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One potato, Two potato

Yesterday I was sifting through a bag of little red potatoes, picking out the ones that weren't soft.

For some reason I just thought the soft ones weren't good any more. I honestly don't know where I learned that.

In any case, I sifted, and at the end of my bad potato-be-gone escapade, I had about a dozen "good" ones and a big pile of "bads" that I threw in the trash.

I stared at the trash, the little soft ones forming a potato layer of insulation for the garbage below it.

And I had a blast of thought - about my grandfather, and him and his family being so poor and only having potatoes to eat. And then it popped into my head, a potato famine that impacted the Irish so horribly.

I wondered if, like me, they all thought the soft potatoes weren't good to eat?

I think their parameters and circumstances were completely and utterly different. I also can't assume that they didn't have their own experience of privilege (like mine of trashing soft potatoes) alongside their suffering. Although my instincts are saying that the privilege they experienced was more along the lines of gratitude for living to see the next sunrise.

I didn't take the soft potatoes out of the garbage, despite these reflections. I didn't want the experiences of others to guilt me into trusting what my instincts felt were right. I mean, what if the soft potatoes were going bad and could make me sick?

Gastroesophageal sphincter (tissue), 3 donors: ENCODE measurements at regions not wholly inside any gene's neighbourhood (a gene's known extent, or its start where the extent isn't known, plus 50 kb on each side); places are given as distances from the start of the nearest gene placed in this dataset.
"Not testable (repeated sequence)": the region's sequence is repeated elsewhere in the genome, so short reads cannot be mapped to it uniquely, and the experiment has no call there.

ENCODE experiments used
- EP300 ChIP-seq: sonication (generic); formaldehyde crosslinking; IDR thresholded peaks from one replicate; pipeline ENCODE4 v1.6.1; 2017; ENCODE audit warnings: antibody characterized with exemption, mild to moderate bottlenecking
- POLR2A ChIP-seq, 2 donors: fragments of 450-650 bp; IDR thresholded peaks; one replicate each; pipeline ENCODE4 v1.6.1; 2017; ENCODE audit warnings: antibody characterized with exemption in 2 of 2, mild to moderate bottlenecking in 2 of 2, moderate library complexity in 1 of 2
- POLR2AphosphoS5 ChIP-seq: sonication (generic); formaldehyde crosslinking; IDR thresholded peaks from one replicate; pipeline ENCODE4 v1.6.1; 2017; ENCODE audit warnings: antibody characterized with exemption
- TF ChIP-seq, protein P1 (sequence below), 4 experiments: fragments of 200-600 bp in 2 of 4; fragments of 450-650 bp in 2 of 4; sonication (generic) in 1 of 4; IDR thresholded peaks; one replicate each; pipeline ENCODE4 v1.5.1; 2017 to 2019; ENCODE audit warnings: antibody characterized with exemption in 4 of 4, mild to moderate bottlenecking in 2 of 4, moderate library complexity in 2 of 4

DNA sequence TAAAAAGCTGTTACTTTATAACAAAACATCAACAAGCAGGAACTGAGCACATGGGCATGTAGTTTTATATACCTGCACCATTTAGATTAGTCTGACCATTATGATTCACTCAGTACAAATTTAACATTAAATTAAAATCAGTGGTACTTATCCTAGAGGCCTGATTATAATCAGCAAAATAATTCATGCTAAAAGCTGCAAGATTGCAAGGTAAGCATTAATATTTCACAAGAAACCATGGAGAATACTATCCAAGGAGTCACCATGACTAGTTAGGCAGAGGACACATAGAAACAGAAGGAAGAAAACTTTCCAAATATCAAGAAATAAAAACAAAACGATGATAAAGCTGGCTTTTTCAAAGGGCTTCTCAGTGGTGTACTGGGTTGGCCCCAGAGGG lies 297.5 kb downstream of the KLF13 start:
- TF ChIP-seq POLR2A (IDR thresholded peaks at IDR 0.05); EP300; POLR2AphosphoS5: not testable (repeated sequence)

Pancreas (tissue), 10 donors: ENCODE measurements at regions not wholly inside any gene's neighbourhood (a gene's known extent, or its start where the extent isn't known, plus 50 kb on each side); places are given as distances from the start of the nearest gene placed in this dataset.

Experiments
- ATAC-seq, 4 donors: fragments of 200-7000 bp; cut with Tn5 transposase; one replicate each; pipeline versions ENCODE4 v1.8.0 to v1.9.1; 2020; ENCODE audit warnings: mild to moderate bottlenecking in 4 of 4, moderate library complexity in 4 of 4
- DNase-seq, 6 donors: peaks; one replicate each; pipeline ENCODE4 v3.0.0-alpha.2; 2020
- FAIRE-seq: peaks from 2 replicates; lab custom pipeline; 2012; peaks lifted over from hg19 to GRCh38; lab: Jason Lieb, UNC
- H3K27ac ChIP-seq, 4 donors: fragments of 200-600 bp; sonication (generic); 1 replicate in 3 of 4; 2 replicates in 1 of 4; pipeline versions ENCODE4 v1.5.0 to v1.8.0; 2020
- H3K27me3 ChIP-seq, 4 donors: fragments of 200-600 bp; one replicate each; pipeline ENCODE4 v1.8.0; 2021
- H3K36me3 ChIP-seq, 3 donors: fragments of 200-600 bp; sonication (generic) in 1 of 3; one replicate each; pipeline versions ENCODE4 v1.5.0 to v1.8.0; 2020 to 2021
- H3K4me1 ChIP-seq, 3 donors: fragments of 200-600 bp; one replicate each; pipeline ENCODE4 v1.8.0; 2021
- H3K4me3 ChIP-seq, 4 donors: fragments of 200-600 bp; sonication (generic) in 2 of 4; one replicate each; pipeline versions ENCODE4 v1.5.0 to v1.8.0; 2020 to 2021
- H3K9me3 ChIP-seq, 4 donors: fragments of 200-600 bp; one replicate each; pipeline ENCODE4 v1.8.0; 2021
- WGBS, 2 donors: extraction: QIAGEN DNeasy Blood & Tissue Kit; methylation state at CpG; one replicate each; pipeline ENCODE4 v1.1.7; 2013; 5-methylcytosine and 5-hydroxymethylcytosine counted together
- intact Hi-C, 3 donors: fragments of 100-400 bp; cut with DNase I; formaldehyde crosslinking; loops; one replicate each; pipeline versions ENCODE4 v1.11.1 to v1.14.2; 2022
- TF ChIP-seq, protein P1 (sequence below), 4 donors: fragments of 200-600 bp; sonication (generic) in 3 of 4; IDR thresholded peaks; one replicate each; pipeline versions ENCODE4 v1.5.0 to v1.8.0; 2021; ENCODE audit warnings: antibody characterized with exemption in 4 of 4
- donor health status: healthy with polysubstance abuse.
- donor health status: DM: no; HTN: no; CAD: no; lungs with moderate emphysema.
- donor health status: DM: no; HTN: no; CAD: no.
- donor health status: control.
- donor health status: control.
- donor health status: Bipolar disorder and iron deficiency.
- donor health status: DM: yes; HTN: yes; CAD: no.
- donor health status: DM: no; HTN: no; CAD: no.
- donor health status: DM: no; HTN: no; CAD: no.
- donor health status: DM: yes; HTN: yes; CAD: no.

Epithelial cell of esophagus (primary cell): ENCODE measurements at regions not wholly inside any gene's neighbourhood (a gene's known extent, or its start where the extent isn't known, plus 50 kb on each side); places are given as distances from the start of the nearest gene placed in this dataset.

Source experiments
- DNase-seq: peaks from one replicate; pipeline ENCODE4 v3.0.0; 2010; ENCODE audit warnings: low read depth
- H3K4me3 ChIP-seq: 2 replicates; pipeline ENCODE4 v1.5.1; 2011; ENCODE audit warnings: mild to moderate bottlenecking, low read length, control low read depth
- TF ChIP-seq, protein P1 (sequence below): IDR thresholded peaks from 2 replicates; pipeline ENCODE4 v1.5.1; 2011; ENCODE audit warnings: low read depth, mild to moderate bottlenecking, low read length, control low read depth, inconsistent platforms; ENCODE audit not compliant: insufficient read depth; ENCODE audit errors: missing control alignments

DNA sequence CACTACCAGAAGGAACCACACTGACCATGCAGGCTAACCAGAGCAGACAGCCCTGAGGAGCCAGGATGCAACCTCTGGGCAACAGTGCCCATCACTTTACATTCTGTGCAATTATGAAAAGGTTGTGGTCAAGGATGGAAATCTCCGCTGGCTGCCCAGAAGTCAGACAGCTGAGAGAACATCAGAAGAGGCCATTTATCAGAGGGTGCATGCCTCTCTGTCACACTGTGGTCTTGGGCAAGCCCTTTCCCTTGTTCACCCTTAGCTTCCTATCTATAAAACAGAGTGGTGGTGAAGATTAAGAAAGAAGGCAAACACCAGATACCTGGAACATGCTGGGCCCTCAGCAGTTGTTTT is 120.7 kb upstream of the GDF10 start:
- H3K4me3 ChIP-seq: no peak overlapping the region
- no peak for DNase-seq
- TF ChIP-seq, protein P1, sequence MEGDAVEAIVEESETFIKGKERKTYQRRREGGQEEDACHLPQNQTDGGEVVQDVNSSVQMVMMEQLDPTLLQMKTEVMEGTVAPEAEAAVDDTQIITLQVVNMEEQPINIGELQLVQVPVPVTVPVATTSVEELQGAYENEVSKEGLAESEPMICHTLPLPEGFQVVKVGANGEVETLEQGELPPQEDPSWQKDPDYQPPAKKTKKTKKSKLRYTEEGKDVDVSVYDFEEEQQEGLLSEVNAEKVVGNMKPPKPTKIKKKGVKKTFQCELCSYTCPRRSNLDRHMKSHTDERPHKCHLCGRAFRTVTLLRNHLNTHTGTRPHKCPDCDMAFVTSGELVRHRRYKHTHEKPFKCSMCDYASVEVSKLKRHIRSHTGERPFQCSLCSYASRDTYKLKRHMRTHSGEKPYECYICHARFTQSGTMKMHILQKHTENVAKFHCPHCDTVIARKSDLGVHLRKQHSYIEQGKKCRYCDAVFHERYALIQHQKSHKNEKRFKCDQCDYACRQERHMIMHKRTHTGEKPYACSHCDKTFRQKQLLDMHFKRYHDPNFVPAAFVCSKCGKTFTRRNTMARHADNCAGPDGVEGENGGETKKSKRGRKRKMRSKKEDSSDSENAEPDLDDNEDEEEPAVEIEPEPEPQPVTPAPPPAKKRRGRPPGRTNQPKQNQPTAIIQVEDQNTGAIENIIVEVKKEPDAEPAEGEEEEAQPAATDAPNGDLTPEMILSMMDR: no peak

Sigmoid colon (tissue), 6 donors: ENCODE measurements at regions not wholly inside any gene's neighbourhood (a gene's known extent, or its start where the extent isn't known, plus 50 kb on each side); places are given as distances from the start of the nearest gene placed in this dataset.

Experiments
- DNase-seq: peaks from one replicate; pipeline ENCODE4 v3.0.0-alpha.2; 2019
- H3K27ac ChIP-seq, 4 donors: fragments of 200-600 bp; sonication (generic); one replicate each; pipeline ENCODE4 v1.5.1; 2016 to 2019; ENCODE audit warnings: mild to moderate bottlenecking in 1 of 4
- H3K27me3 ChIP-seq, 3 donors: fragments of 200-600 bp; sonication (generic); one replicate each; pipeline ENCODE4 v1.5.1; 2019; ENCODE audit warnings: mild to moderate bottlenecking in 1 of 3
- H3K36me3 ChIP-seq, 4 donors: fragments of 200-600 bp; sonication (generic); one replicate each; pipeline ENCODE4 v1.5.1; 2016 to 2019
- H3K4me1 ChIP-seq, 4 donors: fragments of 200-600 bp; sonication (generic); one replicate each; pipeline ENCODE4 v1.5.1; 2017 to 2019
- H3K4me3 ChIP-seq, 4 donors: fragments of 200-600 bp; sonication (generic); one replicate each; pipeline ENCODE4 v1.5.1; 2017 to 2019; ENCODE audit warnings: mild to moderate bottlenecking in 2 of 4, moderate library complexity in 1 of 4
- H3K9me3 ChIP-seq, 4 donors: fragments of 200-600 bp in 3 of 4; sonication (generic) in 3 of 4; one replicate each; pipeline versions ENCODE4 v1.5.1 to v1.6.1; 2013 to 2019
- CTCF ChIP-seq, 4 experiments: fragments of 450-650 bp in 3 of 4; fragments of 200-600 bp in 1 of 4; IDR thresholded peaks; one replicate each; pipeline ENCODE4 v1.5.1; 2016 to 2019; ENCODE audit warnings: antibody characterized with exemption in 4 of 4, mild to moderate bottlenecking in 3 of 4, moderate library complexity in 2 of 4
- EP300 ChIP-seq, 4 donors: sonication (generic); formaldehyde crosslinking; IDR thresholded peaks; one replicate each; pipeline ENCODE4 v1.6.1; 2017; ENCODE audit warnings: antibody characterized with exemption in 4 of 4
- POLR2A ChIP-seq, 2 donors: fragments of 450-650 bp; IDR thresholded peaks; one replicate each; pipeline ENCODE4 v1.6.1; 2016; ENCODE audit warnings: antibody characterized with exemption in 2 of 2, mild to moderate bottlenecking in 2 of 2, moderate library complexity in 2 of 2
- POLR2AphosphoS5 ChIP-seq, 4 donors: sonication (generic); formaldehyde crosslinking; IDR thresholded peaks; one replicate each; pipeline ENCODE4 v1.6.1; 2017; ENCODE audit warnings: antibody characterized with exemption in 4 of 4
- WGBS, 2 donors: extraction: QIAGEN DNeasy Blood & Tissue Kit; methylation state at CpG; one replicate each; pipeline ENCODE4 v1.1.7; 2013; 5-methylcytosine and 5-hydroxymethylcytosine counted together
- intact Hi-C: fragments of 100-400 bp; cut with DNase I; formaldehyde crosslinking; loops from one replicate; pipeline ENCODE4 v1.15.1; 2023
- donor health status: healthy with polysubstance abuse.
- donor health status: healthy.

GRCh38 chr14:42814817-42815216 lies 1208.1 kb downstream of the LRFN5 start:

But I was highly aware - that I was the blood of those before me, those who had experienced hardship and tragedy. I have hands formed from generations of DNA. I'm also aware that I can feel the hardships of others who I'm not related to by blood.

We can relate to most anyone, can't we? Just paying attention can open those gates up.

Yet relating to others doesn't necessarily mean we need to change our own identity, thoughts, behaviors. I have my own hardships; there were times in my 20's when I only had a handful of change to get me through the week. Where is that line we draw, the one that compels us to judge others' experiences as worse than ours? Can we give selflessly but not judge? Truth be told, I can never really know how someone is experiencing their own experience - I think I know, but only based on what I believe is the threshold of good and bad, based on MY own experience.

A whole host of ponderings, all over a bunch of spuds.


Well, maybe the little guys had some inspirational tidbits to psychically share with me today.  Maybe they know more than we think, see things we don't. They do have eyes after all.


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